“Let me try and be as direct as I possibly can with you on this. There was no relationship to repair. I didn’t intend for Harvey to buy and release The Immigrant – I thought it was a terrible idea. And I didn’t think he would want the film, and I didn’t think he would like the film. He bought the film without me knowing! He bought it from the equity people who raised the money for me in the States. And I told them it was a terrible idea, but I had no say over the matter. So they sold it to him without my say-so, and with me thinking it was a terrible idea. I was completely correct, but I couldn’t do anything about it. It was not my preference, it was not my choice, I did not want that to happen, I have no relationship with Harvey. So, it’s not like I repaired some relationship, then he screwed me again, and I’m an idiot for trusting him twice! Like I say, you try to distance yourself as much as possible from the immediate response to a movie. With The Immigrant I had final cut. So he knew he couldn’t make me change it. But he applied all the pressure he could, including shelving the film.”
~ James Gray
By David Poland email@example.com
It was the easiest, hardest, best, worst, perfectly imperfect TIFF ever… made more so by the fact that I am summing it up days before it even ends.
Sony, first through Sony Classics and then through the only studio doing serious TIFF junketting this year, Columbia Pictures, dominated the festival in every way. Clooney and Pitt were the cover boys, with The Ides of March and Moneyball (though Clooney got more praise for The Descendants, in part because his press-shyness did not serve him well as a director) and then with, of all things, a Roland Emmerich drama, Anonymous, which could well end up outshining both of the higher profile films in the award race as well as the box office.
And Sony Picture Classics celebrated its 20th anniversary at the festival with a parade of events for Bernard & Barker, but also a massive parade of movies already being distributed by the company. No doubt, they will add even more to their roster before the next month is through.
Magnolia added Bobcat Goldthwaite’s barn-burner of a comedy, God Bless America, while the company celebrated its 10th anniversary… which, yes, means they launched at the 9/11 edition of the festival.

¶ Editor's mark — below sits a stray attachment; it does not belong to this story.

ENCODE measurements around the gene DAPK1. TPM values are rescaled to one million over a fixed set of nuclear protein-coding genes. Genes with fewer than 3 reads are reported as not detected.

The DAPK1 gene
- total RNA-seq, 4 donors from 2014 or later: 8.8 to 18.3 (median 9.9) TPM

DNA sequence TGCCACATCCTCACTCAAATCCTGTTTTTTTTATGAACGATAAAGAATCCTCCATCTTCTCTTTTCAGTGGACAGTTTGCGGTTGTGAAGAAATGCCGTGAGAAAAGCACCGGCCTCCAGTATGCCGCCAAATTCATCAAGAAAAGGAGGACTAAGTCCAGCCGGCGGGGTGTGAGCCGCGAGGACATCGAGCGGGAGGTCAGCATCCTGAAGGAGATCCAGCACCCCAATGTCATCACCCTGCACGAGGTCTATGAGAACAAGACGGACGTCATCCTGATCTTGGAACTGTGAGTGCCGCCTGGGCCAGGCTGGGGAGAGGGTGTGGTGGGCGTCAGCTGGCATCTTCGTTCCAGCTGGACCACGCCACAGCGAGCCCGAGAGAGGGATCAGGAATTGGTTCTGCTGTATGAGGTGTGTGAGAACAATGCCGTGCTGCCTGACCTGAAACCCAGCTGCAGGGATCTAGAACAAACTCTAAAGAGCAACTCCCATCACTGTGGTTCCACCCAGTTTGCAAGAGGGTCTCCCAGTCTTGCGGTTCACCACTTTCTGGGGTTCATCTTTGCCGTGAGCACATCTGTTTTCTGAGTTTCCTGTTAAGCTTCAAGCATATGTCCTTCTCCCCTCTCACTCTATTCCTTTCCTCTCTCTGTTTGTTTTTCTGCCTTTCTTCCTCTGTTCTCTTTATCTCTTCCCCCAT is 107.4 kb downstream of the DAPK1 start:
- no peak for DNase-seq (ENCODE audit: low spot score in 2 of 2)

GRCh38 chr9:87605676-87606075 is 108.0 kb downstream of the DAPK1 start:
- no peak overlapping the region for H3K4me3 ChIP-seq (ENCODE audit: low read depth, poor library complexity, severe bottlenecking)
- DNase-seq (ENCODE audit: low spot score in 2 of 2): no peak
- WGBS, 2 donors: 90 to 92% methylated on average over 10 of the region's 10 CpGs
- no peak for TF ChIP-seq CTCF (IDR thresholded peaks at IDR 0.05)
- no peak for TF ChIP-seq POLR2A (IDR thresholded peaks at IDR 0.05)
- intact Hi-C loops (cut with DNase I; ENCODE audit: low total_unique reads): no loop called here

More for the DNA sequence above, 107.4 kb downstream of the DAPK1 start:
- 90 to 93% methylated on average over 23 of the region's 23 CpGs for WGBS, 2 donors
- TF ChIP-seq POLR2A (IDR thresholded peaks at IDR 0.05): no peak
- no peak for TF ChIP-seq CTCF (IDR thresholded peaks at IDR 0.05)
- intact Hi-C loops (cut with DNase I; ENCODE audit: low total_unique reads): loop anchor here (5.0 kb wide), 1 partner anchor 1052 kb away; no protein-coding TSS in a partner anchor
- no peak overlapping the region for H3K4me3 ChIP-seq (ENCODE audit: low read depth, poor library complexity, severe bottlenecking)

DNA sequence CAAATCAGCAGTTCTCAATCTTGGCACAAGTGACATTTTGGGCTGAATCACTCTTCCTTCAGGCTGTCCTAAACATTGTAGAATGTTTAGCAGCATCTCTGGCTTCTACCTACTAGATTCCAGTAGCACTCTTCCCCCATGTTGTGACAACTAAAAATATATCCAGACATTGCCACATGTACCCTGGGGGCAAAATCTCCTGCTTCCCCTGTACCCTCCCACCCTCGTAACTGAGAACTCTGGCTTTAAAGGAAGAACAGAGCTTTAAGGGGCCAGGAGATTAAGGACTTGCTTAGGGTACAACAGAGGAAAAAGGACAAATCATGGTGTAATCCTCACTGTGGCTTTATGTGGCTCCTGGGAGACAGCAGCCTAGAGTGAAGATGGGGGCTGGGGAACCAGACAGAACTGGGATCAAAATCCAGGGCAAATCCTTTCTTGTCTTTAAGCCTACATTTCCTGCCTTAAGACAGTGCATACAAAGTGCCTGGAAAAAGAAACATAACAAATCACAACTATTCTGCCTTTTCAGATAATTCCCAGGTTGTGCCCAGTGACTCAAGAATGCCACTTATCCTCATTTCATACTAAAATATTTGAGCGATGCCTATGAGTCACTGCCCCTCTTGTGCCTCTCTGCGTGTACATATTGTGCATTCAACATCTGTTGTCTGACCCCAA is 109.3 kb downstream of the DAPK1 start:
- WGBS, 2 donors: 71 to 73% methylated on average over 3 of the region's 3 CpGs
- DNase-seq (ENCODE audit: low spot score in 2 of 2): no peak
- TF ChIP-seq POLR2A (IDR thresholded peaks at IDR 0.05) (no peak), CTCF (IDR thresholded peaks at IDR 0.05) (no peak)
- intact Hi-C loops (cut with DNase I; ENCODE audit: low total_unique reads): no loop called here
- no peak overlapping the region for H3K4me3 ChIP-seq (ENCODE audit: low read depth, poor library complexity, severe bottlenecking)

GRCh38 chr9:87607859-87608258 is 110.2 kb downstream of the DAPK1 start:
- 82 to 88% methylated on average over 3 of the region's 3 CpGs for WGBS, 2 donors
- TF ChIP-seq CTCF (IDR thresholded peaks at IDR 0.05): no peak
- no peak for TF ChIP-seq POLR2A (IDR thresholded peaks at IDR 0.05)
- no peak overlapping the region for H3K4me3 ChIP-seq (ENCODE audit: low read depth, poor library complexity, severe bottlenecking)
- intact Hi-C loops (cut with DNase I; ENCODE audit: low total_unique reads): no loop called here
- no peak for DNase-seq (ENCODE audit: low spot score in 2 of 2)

(Nobody wants to say it out loud, but the 9/11 short that the festival made and ran in front of all screenings on the day was… not sensational. They had a great idea, with speaker-phoned voices of some of the New Yorkers who were at TIFF when that fateful morning turned us all upside down, but the memory of what the festival itself did dominated… and it really wasn’t about them. It was clearly a well-intended piece and meant to share with the specific TIFF family of thousands of Toronto and visiting movie lovers. But I didn’t run into a single person who wasn’t critical of it, if not aggressively hostile.
It was not the most disliked piece of the festival preview package, however. If Grace Kelly wasn’t rolling in her grave, audiences would have happily rolled her after seeing the pretentious, overlong, bizarrely conceived promo for a Lightbox gallery later this fall. At a Midnight Madness screening of a chop-socky film, the pre-show talk included the phrase “kick her in the head,” which someone then shouted out during the Kelly preview. Should have become a trend.
Last note: “Arrrrr”s are out. They removed the word “pirate” from the briefer-than ever copyright threat note to shut people up. Move on. The joke is as dead as the Uptown.)
Fox Searchlight was the second strongest studio presence, with the much anticipated Alexander Payne film, The Descendents and one of the few buys so far that means serious domestic distribution for a serious film, Shame. I have wondered what the “little festival film” strategy for Searchlight has been… and now my guess is that not only are they adding strong library titles, but that they are cultivating their next generation of in-house filmmakers.
The overall theme of the festival was “good, but not great.” I saw only one movie in about thirty that I really couldn’t stand. It will remain unnamed.
My favorites, in no real order, were:
Pina, a compelling 3D celebration of Pina Bausch by Wim Wenders. He insists that the 3D is inherent to the work and that he could never have even made the film without it. Who knows. But it is beautiful and it takes you into the idea of the dances, not just a view of them. I spoke to one “serious” critic who HATES the film, claiming it bastardizes the dance work. But he’s wrong. Besides Wenders collaborating on this for years with Bausch and sharing ideas that he then used after her death, Wenders makes a movie of live dance. They are not the same experience. And he makes a film that is accessible. And each time you go back to one of the major dance sequences, you, as an audience, recall the last pieces of it you saw and bring more context than I think most people would just watching a well-shot hour of a single dance, not matter how beautiful.